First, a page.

Researchers led by Donald Haggis from the University of North Carolina are investigating the ancient site of Azoria in Crete aiming to bring to light more evidence on the way teh model of Greek city state was developed and functioned in Archaic Crete.
Situated on a hill overlooking the Gulf of Mirabello in northeastern Crete, Azoria’s most prominent archaeological layers represent the periods corresponding to a long, continuous occupation from the Early Iron Age or Greek Dark Age (1200-700 BC) into the Early Archaic (700-600 BC). The site seems to have suffered serious destruction somewhere in the 5th century BC.
Aiming to explore the early history of the site and develop a stratigraphy and chronology of changes in the settlement during the transition from the Early Iron Age to the Archaic Period -with an emphasis to the 6th century urban centre’s development process- the team began excavating the site in 2002. So far, excavations have revealed a number of houses but also communal buildings reflecting aspects of the city’s inhabitants rich public life: the Communal Dining Building, possibly a venue for communal meals called syssitia, the Monumental Civic Building, a large hall with a stepped bench built into the walls of its interior, and an adjoining two-room shrine.Additionally, teh archaeologists have excavated a number of buildings or facilities thought to have provided support services, containing multiple store rooms (consisting of food stored in pithoi) and kitchens with stone-lined hearths. A well-preserved olive press facility —considered the earliest known beam press of the post-Bronze Age Aegean- has als been discovered.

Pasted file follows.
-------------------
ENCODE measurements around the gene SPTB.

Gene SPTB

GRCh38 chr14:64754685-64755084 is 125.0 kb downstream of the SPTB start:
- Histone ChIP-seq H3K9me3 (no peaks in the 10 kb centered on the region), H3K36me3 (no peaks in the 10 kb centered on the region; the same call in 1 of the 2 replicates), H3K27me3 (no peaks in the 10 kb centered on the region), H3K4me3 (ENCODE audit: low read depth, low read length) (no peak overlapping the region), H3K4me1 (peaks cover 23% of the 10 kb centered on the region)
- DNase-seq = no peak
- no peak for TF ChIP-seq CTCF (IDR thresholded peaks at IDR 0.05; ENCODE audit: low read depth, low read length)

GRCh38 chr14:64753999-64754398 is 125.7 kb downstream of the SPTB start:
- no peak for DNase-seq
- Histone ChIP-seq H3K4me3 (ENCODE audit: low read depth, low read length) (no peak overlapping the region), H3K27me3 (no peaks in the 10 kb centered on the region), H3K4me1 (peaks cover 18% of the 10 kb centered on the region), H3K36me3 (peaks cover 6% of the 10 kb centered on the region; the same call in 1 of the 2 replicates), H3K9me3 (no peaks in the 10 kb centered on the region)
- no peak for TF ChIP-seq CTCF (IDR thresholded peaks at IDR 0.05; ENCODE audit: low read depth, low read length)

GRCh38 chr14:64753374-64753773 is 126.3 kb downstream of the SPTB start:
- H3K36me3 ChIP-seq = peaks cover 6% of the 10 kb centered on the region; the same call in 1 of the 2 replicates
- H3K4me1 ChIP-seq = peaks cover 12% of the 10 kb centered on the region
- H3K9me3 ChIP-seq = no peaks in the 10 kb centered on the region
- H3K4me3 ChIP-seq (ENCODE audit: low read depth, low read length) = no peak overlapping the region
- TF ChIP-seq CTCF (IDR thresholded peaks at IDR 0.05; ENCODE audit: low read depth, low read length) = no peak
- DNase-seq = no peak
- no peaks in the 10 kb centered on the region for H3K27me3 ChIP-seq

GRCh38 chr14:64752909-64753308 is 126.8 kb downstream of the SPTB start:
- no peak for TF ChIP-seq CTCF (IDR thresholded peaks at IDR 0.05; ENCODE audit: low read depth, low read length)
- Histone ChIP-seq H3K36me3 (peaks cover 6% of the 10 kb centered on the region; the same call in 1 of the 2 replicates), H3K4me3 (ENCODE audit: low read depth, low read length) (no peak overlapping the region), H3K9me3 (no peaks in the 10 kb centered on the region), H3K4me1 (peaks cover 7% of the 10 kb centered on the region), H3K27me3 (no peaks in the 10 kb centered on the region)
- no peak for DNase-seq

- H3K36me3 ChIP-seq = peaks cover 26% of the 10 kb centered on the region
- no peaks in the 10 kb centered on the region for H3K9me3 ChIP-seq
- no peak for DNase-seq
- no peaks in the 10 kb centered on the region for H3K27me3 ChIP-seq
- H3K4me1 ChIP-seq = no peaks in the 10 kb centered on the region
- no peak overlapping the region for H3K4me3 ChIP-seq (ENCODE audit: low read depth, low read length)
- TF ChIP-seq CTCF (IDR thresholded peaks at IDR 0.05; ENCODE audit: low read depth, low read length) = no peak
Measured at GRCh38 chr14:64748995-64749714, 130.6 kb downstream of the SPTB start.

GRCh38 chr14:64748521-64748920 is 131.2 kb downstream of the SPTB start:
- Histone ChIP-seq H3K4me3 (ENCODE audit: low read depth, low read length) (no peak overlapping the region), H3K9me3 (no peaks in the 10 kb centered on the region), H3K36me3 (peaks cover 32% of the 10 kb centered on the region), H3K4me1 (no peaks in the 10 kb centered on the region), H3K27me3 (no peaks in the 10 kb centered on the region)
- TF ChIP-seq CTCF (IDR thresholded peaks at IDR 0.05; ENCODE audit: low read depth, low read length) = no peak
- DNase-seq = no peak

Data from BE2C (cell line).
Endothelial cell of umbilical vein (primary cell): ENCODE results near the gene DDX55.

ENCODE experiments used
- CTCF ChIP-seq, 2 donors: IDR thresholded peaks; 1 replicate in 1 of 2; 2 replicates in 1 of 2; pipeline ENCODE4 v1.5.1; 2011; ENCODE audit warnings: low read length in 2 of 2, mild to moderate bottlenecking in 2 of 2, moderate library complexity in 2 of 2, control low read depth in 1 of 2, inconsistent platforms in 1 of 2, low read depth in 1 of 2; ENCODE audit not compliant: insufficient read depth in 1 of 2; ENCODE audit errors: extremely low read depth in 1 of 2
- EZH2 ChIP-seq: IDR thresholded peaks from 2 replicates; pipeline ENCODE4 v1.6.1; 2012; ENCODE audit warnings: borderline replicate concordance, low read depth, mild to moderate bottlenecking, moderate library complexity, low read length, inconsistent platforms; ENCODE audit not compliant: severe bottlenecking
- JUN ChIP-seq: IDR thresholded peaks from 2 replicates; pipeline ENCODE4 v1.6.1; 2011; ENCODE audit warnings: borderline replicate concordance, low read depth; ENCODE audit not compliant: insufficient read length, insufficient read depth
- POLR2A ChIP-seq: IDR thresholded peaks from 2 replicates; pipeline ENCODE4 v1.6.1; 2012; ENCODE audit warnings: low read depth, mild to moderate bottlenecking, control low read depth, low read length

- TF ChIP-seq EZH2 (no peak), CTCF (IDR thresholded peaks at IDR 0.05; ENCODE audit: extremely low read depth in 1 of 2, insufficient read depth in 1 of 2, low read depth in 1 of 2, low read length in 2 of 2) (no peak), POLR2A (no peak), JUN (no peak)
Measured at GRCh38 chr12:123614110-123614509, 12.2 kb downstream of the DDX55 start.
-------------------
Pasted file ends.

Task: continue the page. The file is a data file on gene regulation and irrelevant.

“The excavation constitutes the first case study of the political economy of Archaic Crete, while augmenting our knowledge of the agropastoral resource base of Aegean communities in early stages of urbanization.” report Donald Haggis and his field director Margaret Mook (Iowa State University).
But what is the future for Azoria? “Our plan of work for 2013-2017 is to excavate an early Greek temple (ca. 1000-700 B.C.E.) and several Archaic-period houses (6th and early 5th c. B.C.E.), and to conduct a number of stratigraphic soundings in the area of the civic buildings in order to refine our understanding of the chronology and history of the site.”, state the excavators.
A field school is operating within the project, which is conducted under the auspices of the American School of Classical Studies at Athens. Positions for volunteers are also available.